Balance is key – be it in ballet, martial arts or optimal brain function. Different kinds of neurons in the brain perform a delicate job of balancing overall activity.
Neurons are the building blocks of the brain that process information. Neurons have distinct parts that are responsible for different steps. The dendrite receives information from other neurons. The cell body or the soma processes this information and the axon carries forward this processed information to other neurons.
There are two main types of neurons in brain – excitatory neurons and inhibitory neurons.
True to their names – excitatory neurons excite all other connected neurons. Connected circuits of many neurons pass on excitation as a means of information transfer.
Inhibitory neurons on the other hand, are the traffic cops on the neuronal world. They inhibit excitation, clamp down on excited neurons.
The spread of excitation is the main method by which neurons communicate with each other. But excessive excitation can be dangerous. Imagine a runaway bicycle on a downward slope. Putting the brakes is crucial to stop this runaway excitation – be it a gentle stop with brakes on the bicycle or a violent stop with a pothole. Similarly, inhibitory interneurons generate inhibition in many different ways.
Lets look at some of the key cells in the inhibitory interneuron family.
Basket cells are a famous example, so named because they resemble a delicate basket – with their axons positioned to cradle the somata of other excitatory neurons.
Chandelier cells are named for their distinctive ‘light fixture’ like vertical projections at the tips of their axonal branches.
Discovered in 1889 by Carlo Martinotti and named after him, these cells are critical to help stop runaway excitation in the cerebral cortex.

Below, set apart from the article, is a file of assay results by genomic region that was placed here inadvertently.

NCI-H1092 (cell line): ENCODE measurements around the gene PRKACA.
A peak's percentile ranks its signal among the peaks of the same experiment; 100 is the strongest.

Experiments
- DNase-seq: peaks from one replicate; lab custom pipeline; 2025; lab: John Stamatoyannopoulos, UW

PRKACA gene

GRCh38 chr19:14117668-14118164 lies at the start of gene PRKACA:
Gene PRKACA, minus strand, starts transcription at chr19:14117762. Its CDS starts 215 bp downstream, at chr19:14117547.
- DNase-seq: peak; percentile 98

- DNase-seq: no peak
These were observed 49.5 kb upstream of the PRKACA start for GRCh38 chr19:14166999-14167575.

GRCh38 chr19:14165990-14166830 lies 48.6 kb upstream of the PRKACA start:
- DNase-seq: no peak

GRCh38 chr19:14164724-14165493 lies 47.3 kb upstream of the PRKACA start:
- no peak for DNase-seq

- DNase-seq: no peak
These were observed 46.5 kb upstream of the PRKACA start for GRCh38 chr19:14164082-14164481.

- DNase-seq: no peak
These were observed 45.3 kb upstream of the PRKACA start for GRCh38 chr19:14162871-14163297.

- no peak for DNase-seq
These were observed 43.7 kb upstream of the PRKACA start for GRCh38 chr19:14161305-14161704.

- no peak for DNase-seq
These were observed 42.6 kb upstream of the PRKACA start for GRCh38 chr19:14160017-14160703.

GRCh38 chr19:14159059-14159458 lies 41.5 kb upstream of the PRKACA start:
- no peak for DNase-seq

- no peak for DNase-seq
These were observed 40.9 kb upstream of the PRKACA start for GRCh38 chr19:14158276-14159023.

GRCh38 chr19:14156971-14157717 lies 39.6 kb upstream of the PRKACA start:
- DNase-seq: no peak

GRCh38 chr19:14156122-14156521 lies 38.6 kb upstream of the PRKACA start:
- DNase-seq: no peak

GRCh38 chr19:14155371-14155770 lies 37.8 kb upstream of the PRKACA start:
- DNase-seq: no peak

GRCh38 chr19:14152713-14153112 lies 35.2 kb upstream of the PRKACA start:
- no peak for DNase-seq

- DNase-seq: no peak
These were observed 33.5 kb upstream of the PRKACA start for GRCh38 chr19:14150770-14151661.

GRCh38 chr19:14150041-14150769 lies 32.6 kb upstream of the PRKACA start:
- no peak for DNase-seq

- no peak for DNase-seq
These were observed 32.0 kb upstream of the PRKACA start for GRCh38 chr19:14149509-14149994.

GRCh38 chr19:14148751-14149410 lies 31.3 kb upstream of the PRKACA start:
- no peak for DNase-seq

Lets look at how these inhibitory neurons do what they do.
Basket cells provide strong inhibition to the cell body or soma of excitatory neurons.
Chandelier cells use their long vertical arms to inhibit the axons of excitatory neurons. This effectively ‘chokes’ the excitatory neuron from spreading excitation to other neurons.
Martinotti cells inhibit the dendrites of excitatory neurons, changing the way a neuron receives excitation from other neurons.
Imagine that a neuron is like a participant in a game of Chinese whispers. It receives the excitatory message via the dendrites – just like the participant listens to the message with their ears. The message is processed by the soma – just as the message is understood by the brain. And finally, the excitation is dispatched through the axon, just as the message is spoken out by the participant.
Now imagine a situation where an excitatory cell is sending excitation to another excitatory cell. Lets say that the potential for runaway excitation in this case is very high. How do the three different kinds of interneurons intervene to control this runaway excitation?
Basket cells are strong and fast inhibitors that control the spread of excitation very effectively. The inhibition they provide at the soma of the excitatory neuron is like putting a bucket over its’ head. The message received is muffled at best and it is nigh impossible to pass on the excitation to nearby neurons.
Chandelier cells also provide strong inhibition but at a specific cellular compartment. They inhibit the axons of the excitatory neurons. This prevents the excitatory neuron from spreading the runaway excitation. Much like putting a piece of duct tape on the whisperer’s mouth.
Martinotti cells are the most elegant of all. They get to the problem right at the source. Similar to putting earplugs on someone, Martinotti cells modulate the way incoming excitation is received by inhibiting the dendrites of the excitatory neuron.
Why is all this important? The balance of excitation and inhibition plays a major role in many neurological diseases. It is well known that the dysfunction of inhibitory interneurons is a major contributor in diseases like epilepsy, Obsessive Compulsive Disorder (OCD) and Autism.
Reference: Petilla terminology: nomenclature of features of GABAergic interneurons of the cerebral cortex. Nat. Rev. Neuroscience 2008 vol.9 (7) pp.557-568